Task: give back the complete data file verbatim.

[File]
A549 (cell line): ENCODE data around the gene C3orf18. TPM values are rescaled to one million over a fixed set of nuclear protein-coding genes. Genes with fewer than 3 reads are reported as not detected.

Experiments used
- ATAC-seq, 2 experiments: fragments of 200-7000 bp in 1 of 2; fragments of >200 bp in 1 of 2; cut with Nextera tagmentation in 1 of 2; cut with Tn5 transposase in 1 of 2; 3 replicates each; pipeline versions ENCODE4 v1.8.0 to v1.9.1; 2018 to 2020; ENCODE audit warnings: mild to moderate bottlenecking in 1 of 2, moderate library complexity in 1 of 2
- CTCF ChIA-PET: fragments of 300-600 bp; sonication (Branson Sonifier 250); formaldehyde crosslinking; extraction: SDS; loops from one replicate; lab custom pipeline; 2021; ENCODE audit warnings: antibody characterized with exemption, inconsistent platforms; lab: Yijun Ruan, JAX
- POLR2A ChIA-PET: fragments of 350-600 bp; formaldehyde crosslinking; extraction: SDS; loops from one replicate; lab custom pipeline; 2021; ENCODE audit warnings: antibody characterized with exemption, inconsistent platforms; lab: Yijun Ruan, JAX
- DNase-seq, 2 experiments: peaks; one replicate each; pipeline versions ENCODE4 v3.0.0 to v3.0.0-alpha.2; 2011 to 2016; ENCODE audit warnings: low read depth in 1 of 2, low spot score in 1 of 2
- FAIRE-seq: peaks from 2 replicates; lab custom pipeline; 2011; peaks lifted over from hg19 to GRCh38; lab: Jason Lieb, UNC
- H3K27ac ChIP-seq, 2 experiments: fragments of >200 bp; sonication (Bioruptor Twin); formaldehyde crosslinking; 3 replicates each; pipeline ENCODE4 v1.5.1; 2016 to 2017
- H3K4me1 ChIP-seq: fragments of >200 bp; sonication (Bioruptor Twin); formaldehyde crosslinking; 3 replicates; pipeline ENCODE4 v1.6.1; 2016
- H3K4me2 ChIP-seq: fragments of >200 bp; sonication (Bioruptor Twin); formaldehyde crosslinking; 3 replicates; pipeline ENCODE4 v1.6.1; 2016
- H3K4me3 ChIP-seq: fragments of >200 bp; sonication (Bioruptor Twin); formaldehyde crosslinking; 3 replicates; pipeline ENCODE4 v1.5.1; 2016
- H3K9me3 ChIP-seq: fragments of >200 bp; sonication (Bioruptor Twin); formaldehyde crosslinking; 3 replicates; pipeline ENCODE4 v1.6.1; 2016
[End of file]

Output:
A549 (cell line): ENCODE data around the gene C3orf18. TPM values are rescaled to one million over a fixed set of nuclear protein-coding genes. Genes with fewer than 3 reads are reported as not detected.

Experiments used
- ATAC-seq, 2 experiments: fragments of 200-7000 bp in 1 of 2; fragments of >200 bp in 1 of 2; cut with Nextera tagmentation in 1 of 2; cut with Tn5 transposase in 1 of 2; 3 replicates each; pipeline versions ENCODE4 v1.8.0 to v1.9.1; 2018 to 2020; ENCODE audit warnings: mild to moderate bottlenecking in 1 of 2, moderate library complexity in 1 of 2
- CTCF ChIA-PET: fragments of 300-600 bp; sonication (Branson Sonifier 250); formaldehyde crosslinking; extraction: SDS; loops from one replicate; lab custom pipeline; 2021; ENCODE audit warnings: antibody characterized with exemption, inconsistent platforms; lab: Yijun Ruan, JAX
- POLR2A ChIA-PET: fragments of 350-600 bp; formaldehyde crosslinking; extraction: SDS; loops from one replicate; lab custom pipeline; 2021; ENCODE audit warnings: antibody characterized with exemption, inconsistent platforms; lab: Yijun Ruan, JAX
- DNase-seq, 2 experiments: peaks; one replicate each; pipeline versions ENCODE4 v3.0.0 to v3.0.0-alpha.2; 2011 to 2016; ENCODE audit warnings: low read depth in 1 of 2, low spot score in 1 of 2
- FAIRE-seq: peaks from 2 replicates; lab custom pipeline; 2011; peaks lifted over from hg19 to GRCh38; lab: Jason Lieb, UNC
- H3K27ac ChIP-seq, 2 experiments: fragments of >200 bp; sonication (Bioruptor Twin); formaldehyde crosslinking; 3 replicates each; pipeline ENCODE4 v1.5.1; 2016 to 2017
- H3K4me1 ChIP-seq: fragments of >200 bp; sonication (Bioruptor Twin); formaldehyde crosslinking; 3 replicates; pipeline ENCODE4 v1.6.1; 2016
- H3K4me2 ChIP-seq: fragments of >200 bp; sonication (Bioruptor Twin); formaldehyde crosslinking; 3 replicates; pipeline ENCODE4 v1.6.1; 2016
- H3K4me3 ChIP-seq: fragments of >200 bp; sonication (Bioruptor Twin); formaldehyde crosslinking; 3 replicates; pipeline ENCODE4 v1.5.1; 2016
- H3K9me3 ChIP-seq: fragments of >200 bp; sonication (Bioruptor Twin); formaldehyde crosslinking; 3 replicates; pipeline ENCODE4 v1.6.1; 2016